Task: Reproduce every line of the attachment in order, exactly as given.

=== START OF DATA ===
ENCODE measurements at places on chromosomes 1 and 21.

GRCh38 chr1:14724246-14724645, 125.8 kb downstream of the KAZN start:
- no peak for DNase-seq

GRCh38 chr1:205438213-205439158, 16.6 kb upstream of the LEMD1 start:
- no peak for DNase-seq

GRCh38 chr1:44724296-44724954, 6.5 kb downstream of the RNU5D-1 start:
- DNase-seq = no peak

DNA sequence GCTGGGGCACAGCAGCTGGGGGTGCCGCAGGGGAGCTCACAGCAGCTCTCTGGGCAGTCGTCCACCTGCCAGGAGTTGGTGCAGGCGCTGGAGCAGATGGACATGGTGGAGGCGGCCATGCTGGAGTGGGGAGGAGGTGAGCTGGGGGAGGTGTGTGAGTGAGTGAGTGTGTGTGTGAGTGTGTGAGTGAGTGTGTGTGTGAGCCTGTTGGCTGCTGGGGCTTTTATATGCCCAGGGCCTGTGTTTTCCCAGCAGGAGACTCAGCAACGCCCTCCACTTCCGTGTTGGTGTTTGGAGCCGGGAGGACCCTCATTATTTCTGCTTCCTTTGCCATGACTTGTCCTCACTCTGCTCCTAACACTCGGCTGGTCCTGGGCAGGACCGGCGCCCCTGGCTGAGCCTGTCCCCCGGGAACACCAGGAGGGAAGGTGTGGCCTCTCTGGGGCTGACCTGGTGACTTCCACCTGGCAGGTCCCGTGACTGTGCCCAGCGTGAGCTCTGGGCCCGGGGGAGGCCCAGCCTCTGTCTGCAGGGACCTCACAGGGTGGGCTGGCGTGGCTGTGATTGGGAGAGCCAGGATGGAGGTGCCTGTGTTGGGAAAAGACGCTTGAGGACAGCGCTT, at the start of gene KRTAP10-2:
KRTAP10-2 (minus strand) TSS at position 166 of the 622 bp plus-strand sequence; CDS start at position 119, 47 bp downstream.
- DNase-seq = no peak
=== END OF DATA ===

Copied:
ENCODE measurements at places on chromosomes 1 and 21.

GRCh38 chr1:14724246-14724645, 125.8 kb downstream of the KAZN start:
- no peak for DNase-seq

GRCh38 chr1:205438213-205439158, 16.6 kb upstream of the LEMD1 start:
- no peak for DNase-seq

GRCh38 chr1:44724296-44724954, 6.5 kb downstream of the RNU5D-1 start:
- DNase-seq = no peak

DNA sequence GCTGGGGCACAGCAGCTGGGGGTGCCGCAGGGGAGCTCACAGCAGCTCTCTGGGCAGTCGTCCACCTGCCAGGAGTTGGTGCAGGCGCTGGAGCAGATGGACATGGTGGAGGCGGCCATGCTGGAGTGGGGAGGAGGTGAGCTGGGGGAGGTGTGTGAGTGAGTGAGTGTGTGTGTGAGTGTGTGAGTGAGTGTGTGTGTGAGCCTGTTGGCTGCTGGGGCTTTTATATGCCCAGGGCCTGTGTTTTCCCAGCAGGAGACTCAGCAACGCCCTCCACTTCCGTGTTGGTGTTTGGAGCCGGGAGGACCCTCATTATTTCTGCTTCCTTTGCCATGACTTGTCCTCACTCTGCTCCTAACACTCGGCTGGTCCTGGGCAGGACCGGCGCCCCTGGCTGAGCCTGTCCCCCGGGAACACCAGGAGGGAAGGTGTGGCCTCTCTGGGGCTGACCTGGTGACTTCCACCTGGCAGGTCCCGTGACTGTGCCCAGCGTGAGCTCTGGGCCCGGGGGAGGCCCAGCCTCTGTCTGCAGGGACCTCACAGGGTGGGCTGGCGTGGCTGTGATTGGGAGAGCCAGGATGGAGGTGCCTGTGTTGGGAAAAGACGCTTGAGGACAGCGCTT, at the start of gene KRTAP10-2:
KRTAP10-2 (minus strand) TSS at position 166 of the 622 bp plus-strand sequence; CDS start at position 119, 47 bp downstream.
- DNase-seq = no peak